We have learned in the Mishnah that “One must calculate the reward of a Mitzvah!”, and this is a great rule in all of Judaism, as we know that a person will work for one day in order to gain a certain amount of money, and for a greater amount of money he will be willing to work for a full week. For a tremendous amount of money he will be willing to work for a full year or even for many years with all of the effort and difficulties in the world, he will climb mountains and descend into valleys in the way of the merchants who travel from place to place who eat the sad bread. A person will not worry about all of the hard work and effort that he puts in, because he will calculate the profits that he will get through this. Sometimes even after all of the work and effort he will lose and not gain, and he will then turn around and work at other things to see maybe he can make some money. Even if he does gain a huge amount of money, it is all emptiness and waste of breath and what gain does a person have in all of his work even if he were to be a tremendously rich person as when he dies he will be unable to take it all with him as he will only be able to take with him the good deeds and commandments that he has fulfilled which he has sent up before him.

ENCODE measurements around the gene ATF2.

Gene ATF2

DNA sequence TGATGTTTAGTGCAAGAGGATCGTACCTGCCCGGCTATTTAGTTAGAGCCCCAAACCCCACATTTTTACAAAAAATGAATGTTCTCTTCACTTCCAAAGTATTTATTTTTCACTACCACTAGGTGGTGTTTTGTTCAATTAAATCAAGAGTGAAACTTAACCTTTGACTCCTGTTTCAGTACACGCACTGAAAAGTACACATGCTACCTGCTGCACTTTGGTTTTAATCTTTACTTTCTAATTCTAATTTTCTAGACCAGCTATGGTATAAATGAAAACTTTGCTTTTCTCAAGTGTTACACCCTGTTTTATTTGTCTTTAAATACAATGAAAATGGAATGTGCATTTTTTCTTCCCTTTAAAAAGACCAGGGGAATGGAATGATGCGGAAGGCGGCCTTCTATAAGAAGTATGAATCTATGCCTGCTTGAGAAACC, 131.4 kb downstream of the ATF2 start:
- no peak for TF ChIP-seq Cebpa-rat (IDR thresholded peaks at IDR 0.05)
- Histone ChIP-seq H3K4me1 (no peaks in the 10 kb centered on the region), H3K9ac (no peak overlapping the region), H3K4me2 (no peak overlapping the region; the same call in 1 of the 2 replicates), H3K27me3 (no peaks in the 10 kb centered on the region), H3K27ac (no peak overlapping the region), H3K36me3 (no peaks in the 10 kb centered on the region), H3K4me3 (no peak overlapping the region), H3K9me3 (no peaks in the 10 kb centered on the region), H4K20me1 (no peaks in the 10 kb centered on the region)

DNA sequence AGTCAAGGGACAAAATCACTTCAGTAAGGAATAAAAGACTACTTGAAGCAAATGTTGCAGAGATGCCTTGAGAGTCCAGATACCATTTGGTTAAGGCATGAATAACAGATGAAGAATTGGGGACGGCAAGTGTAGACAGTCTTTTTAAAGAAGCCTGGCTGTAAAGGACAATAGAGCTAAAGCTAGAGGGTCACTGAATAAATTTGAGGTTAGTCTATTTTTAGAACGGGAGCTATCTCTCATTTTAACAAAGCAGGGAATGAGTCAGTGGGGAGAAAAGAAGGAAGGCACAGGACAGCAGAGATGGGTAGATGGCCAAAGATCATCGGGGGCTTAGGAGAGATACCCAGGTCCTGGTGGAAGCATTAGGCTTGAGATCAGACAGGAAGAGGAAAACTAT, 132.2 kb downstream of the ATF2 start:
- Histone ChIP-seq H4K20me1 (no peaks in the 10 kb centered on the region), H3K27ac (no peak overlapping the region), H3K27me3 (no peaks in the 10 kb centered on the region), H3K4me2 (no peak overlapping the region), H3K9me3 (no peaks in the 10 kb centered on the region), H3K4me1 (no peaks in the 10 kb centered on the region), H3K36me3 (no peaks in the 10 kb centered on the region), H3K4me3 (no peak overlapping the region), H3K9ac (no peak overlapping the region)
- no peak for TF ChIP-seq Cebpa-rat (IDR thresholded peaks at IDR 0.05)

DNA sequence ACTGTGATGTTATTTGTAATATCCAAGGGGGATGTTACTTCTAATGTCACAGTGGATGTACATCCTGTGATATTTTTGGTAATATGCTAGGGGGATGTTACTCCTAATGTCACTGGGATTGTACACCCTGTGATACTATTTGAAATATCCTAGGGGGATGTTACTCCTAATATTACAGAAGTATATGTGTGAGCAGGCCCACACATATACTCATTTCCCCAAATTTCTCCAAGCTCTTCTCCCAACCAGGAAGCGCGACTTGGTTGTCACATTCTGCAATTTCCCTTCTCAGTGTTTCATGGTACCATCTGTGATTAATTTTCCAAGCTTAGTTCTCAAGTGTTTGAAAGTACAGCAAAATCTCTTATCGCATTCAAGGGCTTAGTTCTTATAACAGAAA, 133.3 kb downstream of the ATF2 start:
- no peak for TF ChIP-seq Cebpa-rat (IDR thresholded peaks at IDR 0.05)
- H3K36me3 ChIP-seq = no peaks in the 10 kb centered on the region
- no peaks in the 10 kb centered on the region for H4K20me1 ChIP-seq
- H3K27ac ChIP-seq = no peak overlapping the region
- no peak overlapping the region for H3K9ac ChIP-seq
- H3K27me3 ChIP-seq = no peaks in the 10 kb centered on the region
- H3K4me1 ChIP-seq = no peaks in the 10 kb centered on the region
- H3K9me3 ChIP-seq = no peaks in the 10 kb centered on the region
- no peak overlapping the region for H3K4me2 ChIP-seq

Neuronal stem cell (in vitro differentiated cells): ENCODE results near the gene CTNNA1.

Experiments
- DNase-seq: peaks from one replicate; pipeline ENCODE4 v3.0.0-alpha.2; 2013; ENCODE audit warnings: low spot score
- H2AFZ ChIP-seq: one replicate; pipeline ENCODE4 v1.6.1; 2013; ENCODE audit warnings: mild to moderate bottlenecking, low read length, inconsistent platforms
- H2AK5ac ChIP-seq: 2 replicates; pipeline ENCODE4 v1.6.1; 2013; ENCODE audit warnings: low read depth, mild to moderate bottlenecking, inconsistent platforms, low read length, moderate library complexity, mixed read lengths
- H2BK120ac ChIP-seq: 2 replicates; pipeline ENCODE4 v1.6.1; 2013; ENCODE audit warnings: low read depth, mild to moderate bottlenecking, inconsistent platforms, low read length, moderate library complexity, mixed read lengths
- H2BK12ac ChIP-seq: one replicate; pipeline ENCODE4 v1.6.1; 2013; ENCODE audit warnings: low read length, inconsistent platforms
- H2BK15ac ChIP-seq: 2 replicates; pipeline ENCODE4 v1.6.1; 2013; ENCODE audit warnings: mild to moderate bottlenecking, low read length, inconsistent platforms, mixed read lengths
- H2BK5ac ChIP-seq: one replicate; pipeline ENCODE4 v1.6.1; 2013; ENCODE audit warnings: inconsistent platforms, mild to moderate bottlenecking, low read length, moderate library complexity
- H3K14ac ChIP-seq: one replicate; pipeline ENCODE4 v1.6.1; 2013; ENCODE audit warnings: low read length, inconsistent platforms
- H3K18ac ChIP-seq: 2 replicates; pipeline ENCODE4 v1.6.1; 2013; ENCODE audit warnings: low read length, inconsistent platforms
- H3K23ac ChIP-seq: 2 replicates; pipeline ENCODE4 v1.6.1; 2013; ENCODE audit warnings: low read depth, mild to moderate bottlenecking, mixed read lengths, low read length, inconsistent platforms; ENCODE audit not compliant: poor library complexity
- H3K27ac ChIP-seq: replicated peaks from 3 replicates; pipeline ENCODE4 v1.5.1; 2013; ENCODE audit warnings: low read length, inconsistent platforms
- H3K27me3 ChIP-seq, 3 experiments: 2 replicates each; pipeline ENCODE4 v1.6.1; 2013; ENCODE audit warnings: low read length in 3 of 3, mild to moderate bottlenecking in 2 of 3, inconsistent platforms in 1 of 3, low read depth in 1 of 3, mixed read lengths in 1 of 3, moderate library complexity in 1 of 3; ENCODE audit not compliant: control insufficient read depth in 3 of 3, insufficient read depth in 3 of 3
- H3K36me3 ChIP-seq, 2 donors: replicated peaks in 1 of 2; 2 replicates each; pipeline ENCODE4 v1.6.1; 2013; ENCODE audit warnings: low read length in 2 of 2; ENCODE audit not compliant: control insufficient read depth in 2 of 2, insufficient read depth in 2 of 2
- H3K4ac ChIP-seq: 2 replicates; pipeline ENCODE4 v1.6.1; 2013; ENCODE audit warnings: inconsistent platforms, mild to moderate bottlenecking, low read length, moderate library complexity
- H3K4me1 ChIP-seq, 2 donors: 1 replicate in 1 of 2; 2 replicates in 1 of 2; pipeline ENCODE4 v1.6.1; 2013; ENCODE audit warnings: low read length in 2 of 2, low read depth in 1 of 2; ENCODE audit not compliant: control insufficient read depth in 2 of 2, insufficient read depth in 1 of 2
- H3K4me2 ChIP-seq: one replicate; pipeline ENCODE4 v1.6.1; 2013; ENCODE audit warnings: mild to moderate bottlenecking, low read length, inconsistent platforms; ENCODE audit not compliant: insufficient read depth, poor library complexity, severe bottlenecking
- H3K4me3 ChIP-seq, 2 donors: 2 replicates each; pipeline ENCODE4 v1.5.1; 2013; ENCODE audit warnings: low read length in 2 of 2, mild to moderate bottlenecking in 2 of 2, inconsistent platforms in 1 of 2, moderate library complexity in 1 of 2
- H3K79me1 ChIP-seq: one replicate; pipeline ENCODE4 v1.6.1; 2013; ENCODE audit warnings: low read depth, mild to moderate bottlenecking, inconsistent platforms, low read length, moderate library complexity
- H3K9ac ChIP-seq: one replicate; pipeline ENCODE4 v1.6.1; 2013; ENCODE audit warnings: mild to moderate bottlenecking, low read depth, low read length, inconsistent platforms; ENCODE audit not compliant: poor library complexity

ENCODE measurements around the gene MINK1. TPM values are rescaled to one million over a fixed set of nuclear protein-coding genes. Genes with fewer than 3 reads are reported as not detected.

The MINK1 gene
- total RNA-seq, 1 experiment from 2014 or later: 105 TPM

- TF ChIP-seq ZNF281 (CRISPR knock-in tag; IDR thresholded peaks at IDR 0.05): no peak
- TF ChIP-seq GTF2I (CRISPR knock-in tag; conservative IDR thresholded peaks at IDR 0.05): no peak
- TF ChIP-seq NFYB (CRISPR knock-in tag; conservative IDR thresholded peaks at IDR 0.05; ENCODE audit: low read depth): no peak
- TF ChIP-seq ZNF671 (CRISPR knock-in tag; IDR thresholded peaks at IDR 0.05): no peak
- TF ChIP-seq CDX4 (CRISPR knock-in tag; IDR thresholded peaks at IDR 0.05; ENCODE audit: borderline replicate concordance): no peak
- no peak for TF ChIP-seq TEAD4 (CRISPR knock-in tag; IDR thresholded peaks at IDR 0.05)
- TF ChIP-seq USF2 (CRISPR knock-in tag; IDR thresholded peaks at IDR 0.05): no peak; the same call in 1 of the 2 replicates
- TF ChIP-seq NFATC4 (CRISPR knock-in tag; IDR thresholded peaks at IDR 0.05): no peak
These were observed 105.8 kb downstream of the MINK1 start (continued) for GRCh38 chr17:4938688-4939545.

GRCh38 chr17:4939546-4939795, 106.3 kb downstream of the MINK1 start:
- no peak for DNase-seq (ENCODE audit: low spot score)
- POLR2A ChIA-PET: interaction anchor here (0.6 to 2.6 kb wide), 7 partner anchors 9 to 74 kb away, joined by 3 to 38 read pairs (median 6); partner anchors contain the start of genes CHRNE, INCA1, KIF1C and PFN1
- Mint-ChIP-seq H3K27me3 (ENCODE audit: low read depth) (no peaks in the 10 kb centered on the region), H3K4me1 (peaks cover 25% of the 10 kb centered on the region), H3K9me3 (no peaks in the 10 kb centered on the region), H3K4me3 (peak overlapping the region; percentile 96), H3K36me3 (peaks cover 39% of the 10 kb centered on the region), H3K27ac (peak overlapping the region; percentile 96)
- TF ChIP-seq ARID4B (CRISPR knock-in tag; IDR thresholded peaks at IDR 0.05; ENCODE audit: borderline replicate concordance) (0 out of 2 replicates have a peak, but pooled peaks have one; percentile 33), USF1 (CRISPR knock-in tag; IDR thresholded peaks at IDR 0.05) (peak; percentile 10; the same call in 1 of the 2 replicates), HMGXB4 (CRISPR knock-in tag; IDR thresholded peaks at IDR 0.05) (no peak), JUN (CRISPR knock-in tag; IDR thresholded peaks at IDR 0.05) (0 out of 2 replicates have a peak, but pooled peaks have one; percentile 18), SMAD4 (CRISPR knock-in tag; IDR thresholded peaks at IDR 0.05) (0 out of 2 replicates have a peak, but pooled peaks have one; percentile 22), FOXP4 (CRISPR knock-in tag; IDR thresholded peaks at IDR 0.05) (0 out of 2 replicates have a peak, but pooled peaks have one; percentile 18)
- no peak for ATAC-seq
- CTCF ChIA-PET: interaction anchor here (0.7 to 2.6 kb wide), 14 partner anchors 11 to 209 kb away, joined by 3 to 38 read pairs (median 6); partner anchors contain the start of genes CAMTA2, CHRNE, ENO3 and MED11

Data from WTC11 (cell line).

If you will ask any Jewish man how much Torah and good deeds are worth, he will answer and say that all of the gold and silver in the world cannot give a value to them, and all of the objects in the world are incomparable to them. This is true and established that anyone who does even the smallest good deed, be it in thought, speech or action, will definitely and without the shadow of any doubt gain more than one who has found a vast treasure. On the other hand, one who commits one sin, whether he transgresses a positive commandment or a negative commandment will lose a huge amount, more than someone who loses a vast fortune. All of this truth is as clear as the sun, and every member of Klal Yisrael believes in this. It follows that someone who has transgressed a positive commandment or committed a sin deliberately is comparable to someone who takes a purse full of money and throws it into the sea or to someone who commits suicide. Chazal already said that “A person will not sin unless a mad spirit enters him!”, as there is no madness greater than this.
Thoughts like these are like a ladder which brings a person upwards all the time, as when one starts doing something for the wrong reason one ends up doing it for the right reason, and he should understand in his heart that ideally one should serve Hashem without expecting a reward and do so only in order to give pleasure to Hashem as there is actually no reward which can compare to the fact that a great King who is elevated and lofty, the King of the kings of kings, wants the service of a human being who is comparable only to emptiness, and He wants us to serve Him and that our actions should be accepted willingly and be a pleasure before the Throne of His Glory. If all the reward that we would receive would be this, it would already be more than we deserve. We see this in the words of Chazal that “One hour of Torah and good deeds in this world is better than all of the life in the next world!”.